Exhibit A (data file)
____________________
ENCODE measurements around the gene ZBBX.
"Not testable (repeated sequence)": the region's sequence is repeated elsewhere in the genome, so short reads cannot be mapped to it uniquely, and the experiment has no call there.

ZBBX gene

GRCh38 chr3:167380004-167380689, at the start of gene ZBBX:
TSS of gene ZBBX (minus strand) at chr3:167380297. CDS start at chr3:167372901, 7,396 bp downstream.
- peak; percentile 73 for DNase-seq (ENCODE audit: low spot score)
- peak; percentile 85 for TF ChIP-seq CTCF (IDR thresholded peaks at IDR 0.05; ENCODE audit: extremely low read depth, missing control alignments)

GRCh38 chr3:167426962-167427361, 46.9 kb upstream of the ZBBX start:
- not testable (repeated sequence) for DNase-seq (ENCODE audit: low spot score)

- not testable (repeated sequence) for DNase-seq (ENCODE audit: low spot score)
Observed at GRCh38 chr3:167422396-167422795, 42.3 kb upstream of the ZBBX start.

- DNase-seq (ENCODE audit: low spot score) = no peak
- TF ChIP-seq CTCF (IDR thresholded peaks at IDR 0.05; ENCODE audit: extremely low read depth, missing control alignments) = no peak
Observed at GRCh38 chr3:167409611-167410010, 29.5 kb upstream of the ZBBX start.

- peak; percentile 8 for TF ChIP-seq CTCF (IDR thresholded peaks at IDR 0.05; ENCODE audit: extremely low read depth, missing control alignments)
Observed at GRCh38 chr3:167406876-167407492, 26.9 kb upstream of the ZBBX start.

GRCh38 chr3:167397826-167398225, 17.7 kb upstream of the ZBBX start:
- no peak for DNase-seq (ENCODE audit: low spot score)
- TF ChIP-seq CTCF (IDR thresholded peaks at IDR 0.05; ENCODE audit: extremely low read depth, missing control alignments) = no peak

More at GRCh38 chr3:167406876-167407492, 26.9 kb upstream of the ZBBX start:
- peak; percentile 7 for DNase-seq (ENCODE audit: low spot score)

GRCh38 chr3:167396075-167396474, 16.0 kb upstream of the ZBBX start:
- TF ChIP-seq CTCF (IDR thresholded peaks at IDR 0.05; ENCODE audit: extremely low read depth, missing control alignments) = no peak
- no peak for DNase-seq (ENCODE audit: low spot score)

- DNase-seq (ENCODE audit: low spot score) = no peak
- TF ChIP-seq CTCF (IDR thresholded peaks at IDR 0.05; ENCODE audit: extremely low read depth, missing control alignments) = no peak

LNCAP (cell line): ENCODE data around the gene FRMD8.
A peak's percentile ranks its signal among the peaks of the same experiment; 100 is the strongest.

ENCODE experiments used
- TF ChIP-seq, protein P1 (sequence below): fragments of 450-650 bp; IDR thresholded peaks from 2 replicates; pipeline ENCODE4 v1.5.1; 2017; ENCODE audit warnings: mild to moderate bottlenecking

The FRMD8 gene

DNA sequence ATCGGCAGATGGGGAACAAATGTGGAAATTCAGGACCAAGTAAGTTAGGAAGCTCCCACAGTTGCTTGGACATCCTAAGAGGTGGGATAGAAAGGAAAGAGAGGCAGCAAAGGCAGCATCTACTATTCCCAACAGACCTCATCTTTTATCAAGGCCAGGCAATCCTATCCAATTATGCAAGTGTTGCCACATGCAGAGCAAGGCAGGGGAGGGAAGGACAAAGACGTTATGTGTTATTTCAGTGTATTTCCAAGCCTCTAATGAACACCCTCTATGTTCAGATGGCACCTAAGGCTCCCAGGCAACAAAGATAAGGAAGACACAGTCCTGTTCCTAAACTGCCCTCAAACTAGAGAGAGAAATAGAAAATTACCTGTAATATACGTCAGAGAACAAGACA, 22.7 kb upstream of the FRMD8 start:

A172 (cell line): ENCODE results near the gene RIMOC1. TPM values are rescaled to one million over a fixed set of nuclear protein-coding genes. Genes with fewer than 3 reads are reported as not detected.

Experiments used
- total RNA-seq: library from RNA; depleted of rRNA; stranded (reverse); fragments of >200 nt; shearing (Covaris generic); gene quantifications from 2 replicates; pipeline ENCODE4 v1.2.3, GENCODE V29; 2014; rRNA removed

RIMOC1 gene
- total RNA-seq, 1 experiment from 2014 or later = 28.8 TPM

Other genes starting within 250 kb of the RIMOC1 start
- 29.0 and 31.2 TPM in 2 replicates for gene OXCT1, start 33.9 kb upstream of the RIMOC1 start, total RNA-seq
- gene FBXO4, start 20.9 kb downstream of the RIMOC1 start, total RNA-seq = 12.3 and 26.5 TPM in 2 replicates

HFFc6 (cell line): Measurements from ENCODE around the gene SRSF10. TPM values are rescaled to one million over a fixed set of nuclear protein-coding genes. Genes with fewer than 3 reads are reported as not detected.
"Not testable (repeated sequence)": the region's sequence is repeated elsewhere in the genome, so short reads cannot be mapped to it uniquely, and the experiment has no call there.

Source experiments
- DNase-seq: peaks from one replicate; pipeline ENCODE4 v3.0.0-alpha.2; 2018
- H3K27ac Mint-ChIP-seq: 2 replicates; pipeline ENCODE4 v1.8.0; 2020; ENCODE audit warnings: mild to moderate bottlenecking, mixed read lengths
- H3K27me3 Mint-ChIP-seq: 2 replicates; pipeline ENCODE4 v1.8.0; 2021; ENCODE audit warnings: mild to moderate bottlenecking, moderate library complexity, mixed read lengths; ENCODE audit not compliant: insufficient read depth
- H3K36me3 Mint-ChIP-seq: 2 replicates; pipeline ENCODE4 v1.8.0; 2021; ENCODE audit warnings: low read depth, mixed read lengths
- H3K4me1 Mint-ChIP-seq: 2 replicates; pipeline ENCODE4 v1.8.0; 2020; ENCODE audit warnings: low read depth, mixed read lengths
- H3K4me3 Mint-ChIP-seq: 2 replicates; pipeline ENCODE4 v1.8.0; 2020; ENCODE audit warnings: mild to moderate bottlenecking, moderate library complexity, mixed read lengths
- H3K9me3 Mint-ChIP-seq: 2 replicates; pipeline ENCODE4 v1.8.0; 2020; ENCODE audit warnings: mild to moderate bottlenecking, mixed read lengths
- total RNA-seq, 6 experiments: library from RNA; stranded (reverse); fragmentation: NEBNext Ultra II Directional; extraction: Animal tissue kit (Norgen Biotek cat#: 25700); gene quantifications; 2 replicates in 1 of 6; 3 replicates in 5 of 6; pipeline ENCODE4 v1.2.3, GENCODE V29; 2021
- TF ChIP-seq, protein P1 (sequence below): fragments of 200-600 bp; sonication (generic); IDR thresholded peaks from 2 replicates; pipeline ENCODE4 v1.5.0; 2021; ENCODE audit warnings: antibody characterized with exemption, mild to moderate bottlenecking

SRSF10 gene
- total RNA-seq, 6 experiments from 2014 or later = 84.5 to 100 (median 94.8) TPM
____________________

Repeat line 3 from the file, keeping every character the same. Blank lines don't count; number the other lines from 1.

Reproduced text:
ZBBX gene